Pictured: Sarat Chandarlapaty
In the Lab
By Jim Stallard, MA, Writer/Editor  |  Friday, November 8, 2013

Memorial Sloan Kettering researchers have found genetic mutations that cause some breast cancers to develop resistance to hormone therapy.

Pictured: Laurie Glimcher, Craig Thompson, Marc Tessier-Lavigne & Tadataka Yamada
Announcement
By Jim Stallard, MA, Writer/Editor  |  Thursday, October 24, 2013

Memorial Sloan Kettering is joining with two other academic institutions in a pioneering collaboration to speed early-stage drug discoveries into therapies for patients.

Mouse glioblastoma tumor with phagocytic macrophages
In the Lab
By Eva Kiesler, PhD, Science Writer/Editor  |  Tuesday, October 15, 2013

Memorial Sloan Kettering researchers say a drug that acts on noncancerous, tumor-infiltrating cells might provide a new treatment option for the most common and aggressive type of brain cancer.

Breast cancer mosaic
Snapshot
By Eva Kiesler, PhD, Science Writer/Editor  |  Wednesday, October 9, 2013

Memorial Sloan Kettering scientists are developing new imaging instrumentation that could enable pathologist and surgeons to collaborate more seamlessly and reduce the need for repeat surgeries.

Pictured: Pseudomonas aeruginosa
Snapshot
By Eva Kiesler, PhD, Science Writer/Editor  |  Tuesday, October 1, 2013

Memorial Sloan Kettering researchers have discovered how a common bacterium can evolve to become more mobile and easier to get rid of.

Pictured: Daniel Thorek & Jan Grimm
In the Lab
By Jim Stallard, MA, Writer/Editor  |  Wednesday, September 25, 2013

A new imaging approach being investigated by Memorial Sloan Kettering researchers could provide better information about a tumor’s molecular activity, allowing for a more accurate diagnosis.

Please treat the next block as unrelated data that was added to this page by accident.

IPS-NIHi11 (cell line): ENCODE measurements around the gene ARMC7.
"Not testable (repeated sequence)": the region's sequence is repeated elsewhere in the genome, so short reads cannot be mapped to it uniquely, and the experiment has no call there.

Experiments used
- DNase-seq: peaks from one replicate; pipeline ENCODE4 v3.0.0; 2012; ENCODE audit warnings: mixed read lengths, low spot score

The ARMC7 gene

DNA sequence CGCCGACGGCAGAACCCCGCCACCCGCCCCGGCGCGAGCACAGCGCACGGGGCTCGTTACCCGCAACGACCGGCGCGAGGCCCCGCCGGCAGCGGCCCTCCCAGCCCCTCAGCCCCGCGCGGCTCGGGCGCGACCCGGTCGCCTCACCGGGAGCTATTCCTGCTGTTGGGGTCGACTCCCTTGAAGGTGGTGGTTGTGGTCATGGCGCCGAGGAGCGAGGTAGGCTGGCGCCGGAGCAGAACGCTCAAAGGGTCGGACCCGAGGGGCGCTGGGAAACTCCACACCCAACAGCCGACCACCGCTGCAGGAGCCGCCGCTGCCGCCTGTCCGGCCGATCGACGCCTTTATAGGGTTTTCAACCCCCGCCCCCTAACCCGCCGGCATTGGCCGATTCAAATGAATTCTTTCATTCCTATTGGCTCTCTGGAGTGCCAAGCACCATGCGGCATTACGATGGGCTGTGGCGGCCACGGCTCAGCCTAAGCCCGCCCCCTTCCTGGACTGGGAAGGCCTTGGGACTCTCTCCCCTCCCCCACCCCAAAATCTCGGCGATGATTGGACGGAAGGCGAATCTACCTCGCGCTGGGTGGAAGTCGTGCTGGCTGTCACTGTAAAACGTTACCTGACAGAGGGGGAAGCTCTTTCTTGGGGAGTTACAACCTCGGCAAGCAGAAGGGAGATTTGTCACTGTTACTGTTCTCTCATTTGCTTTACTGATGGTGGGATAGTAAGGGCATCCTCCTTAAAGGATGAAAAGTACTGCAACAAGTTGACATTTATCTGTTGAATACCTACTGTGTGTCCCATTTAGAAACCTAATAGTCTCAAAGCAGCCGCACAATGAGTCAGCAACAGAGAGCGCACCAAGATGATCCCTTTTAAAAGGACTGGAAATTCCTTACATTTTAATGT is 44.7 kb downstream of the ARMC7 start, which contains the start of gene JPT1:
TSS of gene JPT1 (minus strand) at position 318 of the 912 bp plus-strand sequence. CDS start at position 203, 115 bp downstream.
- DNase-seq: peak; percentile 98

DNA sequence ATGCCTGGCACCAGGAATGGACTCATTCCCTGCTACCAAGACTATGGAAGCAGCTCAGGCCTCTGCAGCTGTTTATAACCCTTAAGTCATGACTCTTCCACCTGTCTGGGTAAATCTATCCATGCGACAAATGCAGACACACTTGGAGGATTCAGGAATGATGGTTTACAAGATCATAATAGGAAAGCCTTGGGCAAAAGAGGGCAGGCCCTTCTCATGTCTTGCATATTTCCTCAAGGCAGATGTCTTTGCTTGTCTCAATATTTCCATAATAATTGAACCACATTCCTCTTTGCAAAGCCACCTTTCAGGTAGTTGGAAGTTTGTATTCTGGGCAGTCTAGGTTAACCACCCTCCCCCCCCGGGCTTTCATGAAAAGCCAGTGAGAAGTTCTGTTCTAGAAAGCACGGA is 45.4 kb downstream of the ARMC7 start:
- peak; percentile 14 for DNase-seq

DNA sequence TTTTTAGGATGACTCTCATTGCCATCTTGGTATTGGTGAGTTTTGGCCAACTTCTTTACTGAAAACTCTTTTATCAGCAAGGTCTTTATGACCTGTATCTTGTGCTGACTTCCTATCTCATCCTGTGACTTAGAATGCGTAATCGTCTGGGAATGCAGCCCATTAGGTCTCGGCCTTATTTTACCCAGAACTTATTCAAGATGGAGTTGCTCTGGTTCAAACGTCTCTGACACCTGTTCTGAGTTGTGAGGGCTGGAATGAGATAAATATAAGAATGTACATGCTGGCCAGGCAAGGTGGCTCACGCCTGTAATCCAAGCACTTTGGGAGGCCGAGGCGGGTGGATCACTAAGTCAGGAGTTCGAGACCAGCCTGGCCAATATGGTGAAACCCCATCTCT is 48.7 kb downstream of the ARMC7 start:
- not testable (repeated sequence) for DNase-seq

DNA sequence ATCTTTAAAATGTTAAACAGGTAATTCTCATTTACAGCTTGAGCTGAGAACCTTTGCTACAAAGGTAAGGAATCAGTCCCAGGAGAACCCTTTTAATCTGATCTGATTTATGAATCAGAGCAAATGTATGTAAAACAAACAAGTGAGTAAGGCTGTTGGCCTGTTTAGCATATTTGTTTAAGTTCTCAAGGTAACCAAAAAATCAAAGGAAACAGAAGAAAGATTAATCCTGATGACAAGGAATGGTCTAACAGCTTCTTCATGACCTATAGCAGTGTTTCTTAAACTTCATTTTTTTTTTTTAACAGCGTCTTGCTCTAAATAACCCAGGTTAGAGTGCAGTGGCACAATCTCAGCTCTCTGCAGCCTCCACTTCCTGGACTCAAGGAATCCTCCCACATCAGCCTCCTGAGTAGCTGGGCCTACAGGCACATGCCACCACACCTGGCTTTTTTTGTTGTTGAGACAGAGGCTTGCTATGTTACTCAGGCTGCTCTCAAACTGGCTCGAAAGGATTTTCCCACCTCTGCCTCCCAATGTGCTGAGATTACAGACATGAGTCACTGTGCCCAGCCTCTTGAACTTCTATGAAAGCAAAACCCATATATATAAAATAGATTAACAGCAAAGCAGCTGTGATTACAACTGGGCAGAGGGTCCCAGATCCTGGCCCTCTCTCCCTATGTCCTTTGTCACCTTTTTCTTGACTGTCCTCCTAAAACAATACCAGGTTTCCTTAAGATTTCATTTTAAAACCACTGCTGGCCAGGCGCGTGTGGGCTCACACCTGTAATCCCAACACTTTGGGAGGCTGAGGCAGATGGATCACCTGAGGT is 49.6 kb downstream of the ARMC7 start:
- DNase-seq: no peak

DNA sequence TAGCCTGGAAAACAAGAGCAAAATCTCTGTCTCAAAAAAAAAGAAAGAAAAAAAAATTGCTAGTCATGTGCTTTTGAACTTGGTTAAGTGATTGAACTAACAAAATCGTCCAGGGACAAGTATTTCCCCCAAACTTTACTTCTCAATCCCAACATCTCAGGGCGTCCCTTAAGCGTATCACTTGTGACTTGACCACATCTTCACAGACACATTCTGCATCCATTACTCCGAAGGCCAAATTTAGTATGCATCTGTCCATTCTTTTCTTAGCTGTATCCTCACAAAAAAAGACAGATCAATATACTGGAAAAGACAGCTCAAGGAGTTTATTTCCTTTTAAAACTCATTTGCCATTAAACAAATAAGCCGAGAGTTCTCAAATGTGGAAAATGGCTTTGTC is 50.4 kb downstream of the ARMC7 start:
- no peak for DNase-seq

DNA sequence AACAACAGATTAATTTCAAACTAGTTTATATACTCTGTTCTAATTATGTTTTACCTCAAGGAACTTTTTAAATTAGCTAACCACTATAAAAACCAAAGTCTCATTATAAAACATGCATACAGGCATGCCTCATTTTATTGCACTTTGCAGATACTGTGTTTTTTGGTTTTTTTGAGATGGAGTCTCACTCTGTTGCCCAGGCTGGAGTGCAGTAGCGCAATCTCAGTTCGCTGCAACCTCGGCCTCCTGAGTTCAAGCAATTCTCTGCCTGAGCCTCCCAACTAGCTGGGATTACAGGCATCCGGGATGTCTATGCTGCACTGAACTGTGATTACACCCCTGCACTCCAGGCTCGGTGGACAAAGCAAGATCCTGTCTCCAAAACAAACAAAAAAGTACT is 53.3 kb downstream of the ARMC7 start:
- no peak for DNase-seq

Pictured: Derek Tan
Q&A
By Julie Grisham, MS, Science Writer/Editor  |  Monday, September 16, 2013

In this Q&A, Memorial Sloan Kettering chemist Derek Tan discusses why natural products offer inspiration for the development of new drugs.

Pictured: Kenneth Offit
In the Lab
By Maureen Salamon, BA, Freelance Writer  |  Monday, September 9, 2013

Researchers have found the first evidence that susceptibility to developing acute lymphoblastic leukemia during childhood may be heritable.

Pictured: Cancer cell lines
In the Lab
By Eva Kiesler, PhD, Science Writer/Editor  |  Monday, August 26, 2013

A recent study found that the cell lines most commonly used for research on ovarian cancer are not the most suitable.

Pictured: Clostridium difficile
In the Lab
By Julie Grisham, MS, Science Writer/Editor  |  Wednesday, August 7, 2013

Information about the microbiome, the genes of all the microorganisms that naturally inhabit the human body, is leading to new approaches for treating infections in cancer patients.

Pictured: Three-dimensional structure of the protein mTOR
In the Lab
By Eva Kiesler, PhD, Science Writer/Editor  |  Thursday, May 30, 2013

In an eagerly awaited study, Memorial Sloan Kettering researchers report on the molecular structure of mTOR, a protein commonly mutated in cancer.

Pictured:  Timothy Chan
In the Lab
By Julie Grisham, MS, Science Writer/Editor  |  Friday, May 24, 2013

Investigators have sequenced the genome of adenoid cystic carcinoma, a rare and deadly head and neck cancer. The work sets the stage for the sequencing of additional rare cancers at Memorial Sloan Kettering.

Pictured: Melanocytes
Snapshot
By Eva Kiesler, PhD, Science Writer/Editor  |  Tuesday, May 14, 2013

Memorial Sloan Kettering researchers have developed innovative ways to study some skin diseases, including melanoma skin cancer.

Pictured: Douglas Levine
In the Lab
By Jim Stallard, MA, Writer/Editor  |  Wednesday, May 1, 2013

An analysis of endometrial cancers reveals genetic information that should improve diagnosis and guide treatments for women with an aggressive form of the disease.

Pictured: Charles Sawyers
In the Lab
By Julie Grisham, MS, Science Writer/Editor  |  Tuesday, April 30, 2013

Research suggests that a new drug could be effective in patients with prostate cancer who develop resistance to the targeted therapy enzalutamide.

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